10 Ways to encourage innovation in your organization

by Akbar Jaffer
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Wheel the greatest invention of all times

10 Ways to encourage innovation in your organization

Wheel the greatest invention of all times

Every organization continuously innovates in order to keep up with the market and hold onto its market share. However, in order to seriously differentiate itself, a company must innovate in a very significant way. Disruptive innovation must be a part of every organization.

Ideally there must be a separate department focused on “what’s next” for the company and is free from day to day responsibilities for maintaining the existing product lines. However, not every organization can afford to take a few people aside and let them loose in a play room somewhere coming up with ideas and trying out new things.

Whether you are lucky enough to have an innovation team or you have a virtual team of senior talent, there must be some framework for operation and some level of discipline and accountability. Here are 10 tried and tested ways to encourage innovation in your organization.

How To Encourage Innovation

  1. Hire the right people

    Right people on the bus, sitting in the right seats.
    Management gurus like Jack Welch and others chat the mantra, “hire the right people and they will figure out where to go and how to get there.” Venture capitalists invest in people not in technology. It’s a no brainer that true innovation comes from super passionate, highly intellectual geniuses and subject matter experts.

  2. Define a GRAND vision

    If people don’t laugh at you when you tell them your vision, your vision is not grand enough. Space Odyssey 2001 portrayed, in 1968, a computer without a mouse or a keyboard.

  3. Offer incentives and rewards

    Success comes in small building blocks. Define multiple levels of milestones deliverables and celebrate small wins. Incentives must be designed to not only reward success but further motivate and fuel the next wave of success.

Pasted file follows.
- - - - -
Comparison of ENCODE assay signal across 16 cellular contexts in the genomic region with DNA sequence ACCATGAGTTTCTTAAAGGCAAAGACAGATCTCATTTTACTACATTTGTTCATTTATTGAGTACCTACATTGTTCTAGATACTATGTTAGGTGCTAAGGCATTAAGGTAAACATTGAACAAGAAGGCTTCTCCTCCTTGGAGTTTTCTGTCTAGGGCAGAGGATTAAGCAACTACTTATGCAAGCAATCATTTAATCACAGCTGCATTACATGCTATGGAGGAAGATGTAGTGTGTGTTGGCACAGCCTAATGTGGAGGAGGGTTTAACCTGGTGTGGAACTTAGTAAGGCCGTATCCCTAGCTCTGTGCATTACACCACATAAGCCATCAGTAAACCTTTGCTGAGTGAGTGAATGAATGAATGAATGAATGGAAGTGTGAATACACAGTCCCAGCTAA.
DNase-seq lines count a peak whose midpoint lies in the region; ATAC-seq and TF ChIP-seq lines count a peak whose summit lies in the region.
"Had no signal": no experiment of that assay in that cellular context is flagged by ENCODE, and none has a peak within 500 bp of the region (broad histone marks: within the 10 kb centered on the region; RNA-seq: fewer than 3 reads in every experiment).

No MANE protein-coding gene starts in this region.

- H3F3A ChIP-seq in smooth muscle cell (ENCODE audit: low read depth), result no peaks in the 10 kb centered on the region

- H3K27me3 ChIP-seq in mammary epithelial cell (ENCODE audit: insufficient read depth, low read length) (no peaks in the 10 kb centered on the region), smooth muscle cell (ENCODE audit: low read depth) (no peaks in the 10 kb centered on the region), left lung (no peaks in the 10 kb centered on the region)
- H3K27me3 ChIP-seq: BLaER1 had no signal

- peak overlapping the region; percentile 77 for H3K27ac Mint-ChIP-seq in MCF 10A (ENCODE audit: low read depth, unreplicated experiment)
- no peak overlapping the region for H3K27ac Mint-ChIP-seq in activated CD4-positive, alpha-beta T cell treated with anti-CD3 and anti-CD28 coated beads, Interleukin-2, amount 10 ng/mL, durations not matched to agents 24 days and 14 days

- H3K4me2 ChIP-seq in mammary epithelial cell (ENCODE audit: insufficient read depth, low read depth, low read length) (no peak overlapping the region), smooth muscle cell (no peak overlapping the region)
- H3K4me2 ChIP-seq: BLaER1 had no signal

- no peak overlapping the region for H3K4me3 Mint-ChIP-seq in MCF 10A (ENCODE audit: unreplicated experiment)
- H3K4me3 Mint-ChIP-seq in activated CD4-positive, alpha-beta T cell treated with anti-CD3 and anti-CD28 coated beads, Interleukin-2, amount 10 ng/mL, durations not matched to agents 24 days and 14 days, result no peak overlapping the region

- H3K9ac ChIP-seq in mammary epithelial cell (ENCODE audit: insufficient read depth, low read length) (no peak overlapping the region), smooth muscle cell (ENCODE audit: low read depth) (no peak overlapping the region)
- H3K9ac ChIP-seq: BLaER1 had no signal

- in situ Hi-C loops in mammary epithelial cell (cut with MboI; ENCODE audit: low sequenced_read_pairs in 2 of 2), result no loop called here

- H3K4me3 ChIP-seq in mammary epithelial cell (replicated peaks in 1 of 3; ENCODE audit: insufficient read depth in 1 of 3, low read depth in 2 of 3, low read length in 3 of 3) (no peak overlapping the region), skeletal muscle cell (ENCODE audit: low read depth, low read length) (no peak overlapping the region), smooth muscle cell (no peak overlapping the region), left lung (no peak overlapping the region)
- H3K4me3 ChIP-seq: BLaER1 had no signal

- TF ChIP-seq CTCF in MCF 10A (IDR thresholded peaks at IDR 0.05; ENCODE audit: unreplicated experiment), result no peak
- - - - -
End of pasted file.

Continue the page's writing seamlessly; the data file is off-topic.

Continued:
4. Don’t penalize failure

    Failure is the best thing that can happen to an innovation team. That just means they are trying. Celebrate them. Learn from your and others’ failures.

  5. Don’t Solicit ideas anonymously

    some companies conduct surveys among their employees, partners and customers. That’s not serious commitment to innovation. Rather, conduct formal idea gathering sessions, publicly recognize their contributions, and make them part of the innovation team.

  6. Don’t just listen to your existing customers and competitors

    Steve Jobs was a strong believer in not conducting market research for introducing a new product. Mark Cuban has a similar philosophy. If you only listen to your customers and competitors, you will come up with a product that’s already been invented, at least in their head.

  7. Challenge the status quo

    Just because something is working doesn’t mean it can’t be optimized or done differently. Reject any small incremental improvements outright but keep track of them and learn from them. Nest thermostat is a great example of that.

  8. Change the working environment

    Physical environment is just as important as the mental workspace. Give your innovation team a lab, give them tools and toys and give them lots of autonomy. The environment should be open and free for people to try things out and make mistakes. Google is known to have “creative rooms” with toys and puzzles.

  9. Inject cross-discipline perspective and thinking

    One astronaut is trained in multiple academic disciplines so they are better crewmembers and better problem solvers. Technology research that directly impacts human life must be informed by various disciplines. Only then true innovation takes place. Input must be considered from Psychology, Philosophy, art, music and other relevant areas. For example; what is the psychological impact or stress or blood pressure on a person who’s wearing an Apple Watch all day long with full notifications turned on.

  10. Have a strategic timeline in mind

    Even though innovation is not time bound and discovery can take as much or as little time it needs, there must be some strategic timeline that guides the team. There must be a tentative launch date. This creates some level of focus for innovation. For example; Apple could have charged its “wear-able” technology team in 2010 to come up with a viable consumer product to be launched by Spring of 2014.

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